Using a wall dimmer for a Source four follow spot??

DannyDepac

Member
Hi Everyone - You've never failed me before so I'm back! lol


I am putting together my own DIY Followspot from an ETC source 4 ellipsoidal (5 degree) 750 watt.

I want it to be dimmable by the operator. I saw a couple of videos that use a regular old home "wall dimmer switch" inline with the power cord to make it dimmable.

Is that true? Is it safe? I have seen dimmers designed for this but they require an edison plug and are like $50. I'd prefer the wall dimmer if its safe.

I luckily (stupidly ?) ordered it with out a plug end so it is just as much work as buying a dimmer that requires an edison plug.

I have attached pictures for reference. Thanks in advance
 

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techieman33

Well-Known Member
Hi Everyone - You've never failed me before so I'm back! lol


I am putting together my own DIY Followspot from an ETC source 4 ellipsoidal (5 degree) 750 watt.

I want it to be dimmable by the operator. I saw a couple of videos that use a regular old home "wall dimmer switch" inline with the power cord to make it dimmable.

Is that true? Is it safe? I have seen dimmers designed for this but they require an edison plug and are like $50. I'd prefer the wall dimmer if its safe.

I luckily (stupidly ?) ordered it with out a plug end so it is just as much work as buying a dimmer that requires an edison plug.

I have attached pictures for reference. Thanks in advance

You can. I wouldn't want it in a metal gang box though. Also make sure your dimmer is rated for at least 1000w. Most residential wall dimmers are only rated for 600w.
 

RonHebbard

Well-Known Member
Premium Member
Hi Everyone - You've never failed me before so I'm back! lol


I am putting together my own DIY Followspot from an ETC source 4 ellipsoidal (5 degree) 750 watt.

I want it to be dimmable by the operator. I saw a couple of videos that use a regular old home "wall dimmer switch" inline with the power cord to make it dimmable.

Is that true? Is it safe? I have seen dimmers designed for this but they require an edison plug and are like $50. I'd prefer the wall dimmer if its safe.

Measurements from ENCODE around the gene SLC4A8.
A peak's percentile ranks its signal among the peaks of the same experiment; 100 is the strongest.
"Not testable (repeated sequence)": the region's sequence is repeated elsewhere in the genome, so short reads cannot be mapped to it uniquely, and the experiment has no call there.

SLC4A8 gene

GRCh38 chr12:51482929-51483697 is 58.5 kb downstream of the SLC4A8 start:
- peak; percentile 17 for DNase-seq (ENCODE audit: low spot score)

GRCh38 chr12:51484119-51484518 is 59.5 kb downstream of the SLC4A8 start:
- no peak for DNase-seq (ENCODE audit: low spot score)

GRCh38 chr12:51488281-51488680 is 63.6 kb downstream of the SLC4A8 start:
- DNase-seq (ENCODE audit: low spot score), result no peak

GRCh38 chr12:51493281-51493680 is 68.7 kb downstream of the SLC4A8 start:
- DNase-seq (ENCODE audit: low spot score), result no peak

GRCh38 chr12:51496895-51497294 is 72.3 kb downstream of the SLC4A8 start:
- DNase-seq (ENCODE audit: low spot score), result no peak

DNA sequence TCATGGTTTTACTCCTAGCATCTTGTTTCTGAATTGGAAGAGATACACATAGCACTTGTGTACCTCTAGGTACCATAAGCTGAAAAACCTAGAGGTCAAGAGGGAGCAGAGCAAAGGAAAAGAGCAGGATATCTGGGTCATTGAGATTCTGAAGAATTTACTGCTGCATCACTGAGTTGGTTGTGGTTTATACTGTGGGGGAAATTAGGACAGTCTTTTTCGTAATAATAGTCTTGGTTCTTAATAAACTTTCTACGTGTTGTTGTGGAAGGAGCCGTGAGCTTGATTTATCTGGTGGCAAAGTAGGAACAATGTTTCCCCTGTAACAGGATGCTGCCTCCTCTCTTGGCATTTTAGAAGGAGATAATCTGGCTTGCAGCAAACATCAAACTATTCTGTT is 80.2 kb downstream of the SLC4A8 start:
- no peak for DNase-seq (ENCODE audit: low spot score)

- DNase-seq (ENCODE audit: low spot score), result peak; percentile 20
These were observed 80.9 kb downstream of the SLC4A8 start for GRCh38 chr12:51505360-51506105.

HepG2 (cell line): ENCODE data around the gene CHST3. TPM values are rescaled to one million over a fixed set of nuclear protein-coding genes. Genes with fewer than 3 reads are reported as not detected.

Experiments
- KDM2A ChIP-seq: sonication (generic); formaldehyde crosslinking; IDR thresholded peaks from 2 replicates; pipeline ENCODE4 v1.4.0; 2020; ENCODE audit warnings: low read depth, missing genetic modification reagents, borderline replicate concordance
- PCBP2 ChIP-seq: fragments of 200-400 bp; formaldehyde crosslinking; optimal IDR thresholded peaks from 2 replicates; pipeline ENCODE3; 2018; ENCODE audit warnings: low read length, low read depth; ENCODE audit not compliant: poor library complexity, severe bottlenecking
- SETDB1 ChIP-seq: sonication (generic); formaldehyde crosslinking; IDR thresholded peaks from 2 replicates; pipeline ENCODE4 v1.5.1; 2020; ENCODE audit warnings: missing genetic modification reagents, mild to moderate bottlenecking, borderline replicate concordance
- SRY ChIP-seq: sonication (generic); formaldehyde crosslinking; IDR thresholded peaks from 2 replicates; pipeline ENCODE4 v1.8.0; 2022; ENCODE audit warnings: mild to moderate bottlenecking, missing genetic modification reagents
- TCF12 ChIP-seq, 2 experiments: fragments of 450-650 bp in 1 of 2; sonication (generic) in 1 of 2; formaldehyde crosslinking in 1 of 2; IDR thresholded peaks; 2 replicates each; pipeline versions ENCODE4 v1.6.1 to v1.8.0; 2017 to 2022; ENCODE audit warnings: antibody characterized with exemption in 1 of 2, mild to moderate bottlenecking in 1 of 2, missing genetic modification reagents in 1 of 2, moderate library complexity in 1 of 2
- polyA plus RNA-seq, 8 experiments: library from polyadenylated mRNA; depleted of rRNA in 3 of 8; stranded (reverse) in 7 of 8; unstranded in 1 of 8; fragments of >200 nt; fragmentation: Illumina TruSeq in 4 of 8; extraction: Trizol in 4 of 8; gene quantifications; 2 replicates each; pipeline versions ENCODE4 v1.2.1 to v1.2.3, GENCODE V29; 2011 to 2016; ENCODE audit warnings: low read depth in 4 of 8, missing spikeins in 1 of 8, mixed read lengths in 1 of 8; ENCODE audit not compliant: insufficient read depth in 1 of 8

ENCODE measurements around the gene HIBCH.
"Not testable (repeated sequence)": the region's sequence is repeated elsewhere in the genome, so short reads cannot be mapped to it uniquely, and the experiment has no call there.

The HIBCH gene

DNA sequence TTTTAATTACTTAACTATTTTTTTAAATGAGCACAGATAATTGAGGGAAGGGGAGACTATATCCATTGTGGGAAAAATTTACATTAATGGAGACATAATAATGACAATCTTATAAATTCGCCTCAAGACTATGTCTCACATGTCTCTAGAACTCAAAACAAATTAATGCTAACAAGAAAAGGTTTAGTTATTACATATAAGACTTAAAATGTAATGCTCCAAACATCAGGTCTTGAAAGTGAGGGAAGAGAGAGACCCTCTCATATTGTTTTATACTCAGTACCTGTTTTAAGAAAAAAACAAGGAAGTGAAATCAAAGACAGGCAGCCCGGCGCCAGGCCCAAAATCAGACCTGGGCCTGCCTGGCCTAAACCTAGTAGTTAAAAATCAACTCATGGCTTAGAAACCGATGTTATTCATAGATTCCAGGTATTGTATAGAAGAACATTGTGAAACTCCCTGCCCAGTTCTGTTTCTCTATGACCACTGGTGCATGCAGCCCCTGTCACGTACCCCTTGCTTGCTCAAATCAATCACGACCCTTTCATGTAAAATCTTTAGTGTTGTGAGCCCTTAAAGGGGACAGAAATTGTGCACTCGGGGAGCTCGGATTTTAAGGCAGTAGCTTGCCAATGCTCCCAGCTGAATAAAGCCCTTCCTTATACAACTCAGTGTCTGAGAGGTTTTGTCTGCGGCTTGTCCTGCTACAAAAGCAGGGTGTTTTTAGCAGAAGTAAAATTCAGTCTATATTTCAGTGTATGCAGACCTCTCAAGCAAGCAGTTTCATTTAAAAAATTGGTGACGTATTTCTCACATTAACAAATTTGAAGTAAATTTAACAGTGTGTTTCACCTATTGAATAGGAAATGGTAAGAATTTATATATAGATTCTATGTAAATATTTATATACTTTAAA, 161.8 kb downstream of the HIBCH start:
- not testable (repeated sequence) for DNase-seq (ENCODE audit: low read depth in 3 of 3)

I luckily (stupidly ?) ordered it with out a plug end so it is just as much work as buying a dimmer that requires an edison plug.

I have attached pictures for reference. Thanks in advance
@DannyDepac Things to consider and keep in mind:
- What's the wattage rating of your dimmer?
- More than 750 Watts I HOPE.
  • - If your dimmer is rated for 1,000, 1,500, 2,000 or more watts you should be good to go. I'd add a mental margin to the load of your 750 Watt Source Four to allow for cold surge when initially turning on thus I'm suggesting you'd use at least a 1,000 watt dimmer for your 750 watt Source Four. The rating of your dimmer is likely also dependent upon the type and size of box you're housing it within as the manufacturer is probably counting on the amount of metal within the box as a heat-sink to help dissipate heat. A metal cover plate is likely part of their equation as well. Some manufacturers of dimmers intended for use in residential walls specify which way faces up so that their typical TRIAC ends up mounted low with most of its heat radiating upwards to make the maximum use of convection. If your Source Four follow spot is going to operated by an operator seated cross-legged on a cushion in an overhead ceiling cove be sure you safety everything; gel frames, manual dowsers, irises, EVERYTHING. You may wish to add various counter-weights to finesse the balance of your spot. With all best wishes.
  • Toodleoo!
  • Ron Hebbard
 

RonHebbard

Well-Known Member
Premium Member
My understanding is that it’s not allowed by code. If it were to be wired wrong, or wires cans lose inside the enclosure could become live.